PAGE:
This new series features William (Star Trek, Boston Legal) Shatner as the host looking into strange phenomena.  This episode starts with cattle mutilations, and people worrying that it's being done by aliens.  Expert researchers, though, have shown that such effects occur by natural processes -- including carrion-eating flies.  Rather than (sensibly) stopping there, the show then presents a man who believes the cows are being mutilated in a government conspiracy to cover up (or control) mad cow disease, and another who actually believes aliens are taking them.

Next up: Alien abductions, people who believe they are being taken by aliens (often in the middle of the night) for experiments.  But Dr. Susan Clancy believes that these episodes are easily explained by backfiring sleep paralysis (which affects 1 in 5 Americans), linked to dream-fantasies when the brain wakes up before the body.  Essentially, the body is still dreaming while the brain believes itself to be awake; dreams and waking overlap.  Neuroscientist Dr. Michael Persinger believes the phenomenon can be explained by the brain reacting to electromagnetic pulses (from natural and other sources), and experiments with a special helmet he's designed seem to produce the same results.  Despite all this, though, a researcher at Temple University believes that so many people believe they've been abducted, that it must be real.  (A logical fallacy  BTW.)  He also believes that aliens are breeding alien-human hybrids from these experiments.  (Yeah, right.)

Finally, the show looks at the "Wow!" signal where, once several decades ago, a radio telescope seemed to pick up an alien transmission from outer space -- but only once.  Two theories explain this: one is that the instrument could have picked up a "sideways" signal from Earth (or a satellite passing overhead -- which the radio-telescope team denies).  The second is that it was a "burp" (radio energy burst) from a black hole.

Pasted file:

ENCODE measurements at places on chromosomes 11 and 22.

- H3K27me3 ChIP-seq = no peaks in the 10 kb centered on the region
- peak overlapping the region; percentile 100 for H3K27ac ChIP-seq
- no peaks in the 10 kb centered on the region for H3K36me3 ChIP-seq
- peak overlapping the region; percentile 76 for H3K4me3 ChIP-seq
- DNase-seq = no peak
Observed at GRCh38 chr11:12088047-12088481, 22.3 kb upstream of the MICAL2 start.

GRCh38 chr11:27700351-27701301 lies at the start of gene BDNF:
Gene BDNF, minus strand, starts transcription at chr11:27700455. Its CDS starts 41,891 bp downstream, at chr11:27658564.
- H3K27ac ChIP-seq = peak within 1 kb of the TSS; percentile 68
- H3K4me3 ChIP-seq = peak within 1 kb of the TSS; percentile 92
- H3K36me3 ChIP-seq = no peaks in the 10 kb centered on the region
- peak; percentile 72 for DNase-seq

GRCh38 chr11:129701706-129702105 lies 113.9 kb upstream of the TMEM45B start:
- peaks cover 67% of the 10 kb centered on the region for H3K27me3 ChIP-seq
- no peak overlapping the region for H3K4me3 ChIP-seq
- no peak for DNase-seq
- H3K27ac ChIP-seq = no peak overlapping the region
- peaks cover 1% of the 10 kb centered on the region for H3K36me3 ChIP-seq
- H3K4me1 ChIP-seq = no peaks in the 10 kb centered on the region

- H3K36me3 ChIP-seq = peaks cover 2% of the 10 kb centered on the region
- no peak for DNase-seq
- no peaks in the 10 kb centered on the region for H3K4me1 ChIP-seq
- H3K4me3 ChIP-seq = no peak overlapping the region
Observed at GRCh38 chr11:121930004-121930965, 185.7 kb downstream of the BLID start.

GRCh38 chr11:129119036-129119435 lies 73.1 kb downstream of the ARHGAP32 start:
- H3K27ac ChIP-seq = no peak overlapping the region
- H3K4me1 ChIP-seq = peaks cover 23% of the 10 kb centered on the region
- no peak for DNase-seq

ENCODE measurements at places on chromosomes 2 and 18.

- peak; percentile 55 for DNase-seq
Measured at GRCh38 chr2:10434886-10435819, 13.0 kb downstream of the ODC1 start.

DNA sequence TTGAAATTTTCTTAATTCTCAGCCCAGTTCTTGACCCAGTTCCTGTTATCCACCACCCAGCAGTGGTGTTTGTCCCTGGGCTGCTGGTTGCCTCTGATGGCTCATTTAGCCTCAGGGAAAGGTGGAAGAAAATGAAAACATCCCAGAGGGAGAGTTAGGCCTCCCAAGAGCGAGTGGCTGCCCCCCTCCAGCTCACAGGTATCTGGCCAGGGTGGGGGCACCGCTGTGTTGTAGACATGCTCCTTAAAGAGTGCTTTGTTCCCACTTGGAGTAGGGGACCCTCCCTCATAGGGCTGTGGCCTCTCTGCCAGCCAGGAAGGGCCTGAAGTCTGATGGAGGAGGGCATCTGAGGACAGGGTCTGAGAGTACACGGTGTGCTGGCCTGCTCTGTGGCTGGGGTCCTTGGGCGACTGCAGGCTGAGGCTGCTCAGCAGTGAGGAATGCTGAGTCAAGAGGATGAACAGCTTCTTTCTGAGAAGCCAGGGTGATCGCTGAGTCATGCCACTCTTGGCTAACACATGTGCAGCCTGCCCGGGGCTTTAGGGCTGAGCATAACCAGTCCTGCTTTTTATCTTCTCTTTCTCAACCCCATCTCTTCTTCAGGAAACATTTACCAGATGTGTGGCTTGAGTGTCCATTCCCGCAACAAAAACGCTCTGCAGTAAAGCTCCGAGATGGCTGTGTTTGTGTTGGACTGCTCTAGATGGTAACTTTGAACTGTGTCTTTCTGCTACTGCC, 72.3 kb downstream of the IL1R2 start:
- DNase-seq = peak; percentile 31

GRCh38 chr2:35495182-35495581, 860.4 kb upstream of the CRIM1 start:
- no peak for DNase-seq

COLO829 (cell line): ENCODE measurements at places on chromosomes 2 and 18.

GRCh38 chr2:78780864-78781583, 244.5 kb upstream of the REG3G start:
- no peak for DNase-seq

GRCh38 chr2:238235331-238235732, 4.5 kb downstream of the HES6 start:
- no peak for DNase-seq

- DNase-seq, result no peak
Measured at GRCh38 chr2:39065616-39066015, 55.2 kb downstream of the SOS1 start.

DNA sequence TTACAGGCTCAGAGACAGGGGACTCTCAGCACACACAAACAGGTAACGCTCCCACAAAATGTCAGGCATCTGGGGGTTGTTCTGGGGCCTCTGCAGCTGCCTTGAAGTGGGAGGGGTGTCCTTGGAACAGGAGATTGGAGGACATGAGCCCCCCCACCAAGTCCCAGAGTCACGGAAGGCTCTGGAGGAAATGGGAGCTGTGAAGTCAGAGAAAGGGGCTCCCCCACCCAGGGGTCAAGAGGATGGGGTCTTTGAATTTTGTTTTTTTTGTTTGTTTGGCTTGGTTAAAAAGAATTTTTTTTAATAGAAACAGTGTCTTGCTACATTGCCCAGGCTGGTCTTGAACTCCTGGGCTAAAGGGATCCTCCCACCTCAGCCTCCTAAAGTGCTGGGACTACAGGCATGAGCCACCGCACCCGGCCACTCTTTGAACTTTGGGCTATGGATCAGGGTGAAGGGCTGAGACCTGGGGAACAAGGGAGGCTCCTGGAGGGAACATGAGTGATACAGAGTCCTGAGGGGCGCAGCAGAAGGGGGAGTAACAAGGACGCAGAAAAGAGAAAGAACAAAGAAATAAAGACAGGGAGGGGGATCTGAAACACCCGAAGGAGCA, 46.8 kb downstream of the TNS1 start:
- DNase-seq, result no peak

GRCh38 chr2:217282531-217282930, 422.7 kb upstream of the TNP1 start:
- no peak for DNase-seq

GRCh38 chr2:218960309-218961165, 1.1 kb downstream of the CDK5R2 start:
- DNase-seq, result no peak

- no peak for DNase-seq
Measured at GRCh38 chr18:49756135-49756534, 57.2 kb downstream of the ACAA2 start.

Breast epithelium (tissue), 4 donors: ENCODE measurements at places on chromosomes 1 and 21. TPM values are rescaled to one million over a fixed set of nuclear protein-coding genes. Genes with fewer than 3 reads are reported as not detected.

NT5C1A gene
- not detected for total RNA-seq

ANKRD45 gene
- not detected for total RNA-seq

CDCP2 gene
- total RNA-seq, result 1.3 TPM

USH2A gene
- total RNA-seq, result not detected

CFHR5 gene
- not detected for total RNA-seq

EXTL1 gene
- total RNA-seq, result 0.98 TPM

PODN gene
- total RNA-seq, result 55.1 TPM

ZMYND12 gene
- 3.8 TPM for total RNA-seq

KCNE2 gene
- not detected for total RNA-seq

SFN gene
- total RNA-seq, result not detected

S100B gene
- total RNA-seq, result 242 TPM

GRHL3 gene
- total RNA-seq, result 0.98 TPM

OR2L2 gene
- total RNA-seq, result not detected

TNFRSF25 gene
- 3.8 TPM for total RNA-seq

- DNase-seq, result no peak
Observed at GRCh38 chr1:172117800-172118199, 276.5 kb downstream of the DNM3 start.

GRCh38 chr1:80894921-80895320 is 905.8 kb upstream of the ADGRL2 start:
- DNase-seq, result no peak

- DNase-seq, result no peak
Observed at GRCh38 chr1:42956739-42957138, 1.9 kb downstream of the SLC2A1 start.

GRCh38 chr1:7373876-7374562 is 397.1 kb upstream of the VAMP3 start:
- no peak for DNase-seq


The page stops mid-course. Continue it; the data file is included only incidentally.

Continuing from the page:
I hadn't intended to do a full review of this show (or series), but the combination of irrational theories and rational explanations made it intriguing, and a cut above the other supernatural "reality" shows on SyFy and other channels.  This, at least, explains the rational side.

Thursday, April 25, 2013

FINDING BIGFOOT: Heart of Squatchness

Animal Planet - Original Air Date 3/31/2013

The team goes to Vietnam to look for small squatches (5'-7' tall) and do their usual routine - though they skip the bad "real" video and go straight to local experts.  Then they do night investigations, a local "town hall" meeting, and investigate stories -- as usual.  Cliff does a camp out, and they find nothing in their second night investigation.

And, since this seems to be either a season break, or a mid-season break, I have to wonder whether it's worthwhile to continue these reviews.  After all, the videos (and such) they've been investigating have gotten steadily more bogus looking, and the show follows the same formula every week -- and like the Ghost Hunters, they never actually find anything.

So, while I like the crew, especially Ranae, I'm not sure this is worth my while to write about, or your time to read.  Maybe, if they have a great breakthrough, I'll review it.  Until then, just figure it's "more of the same."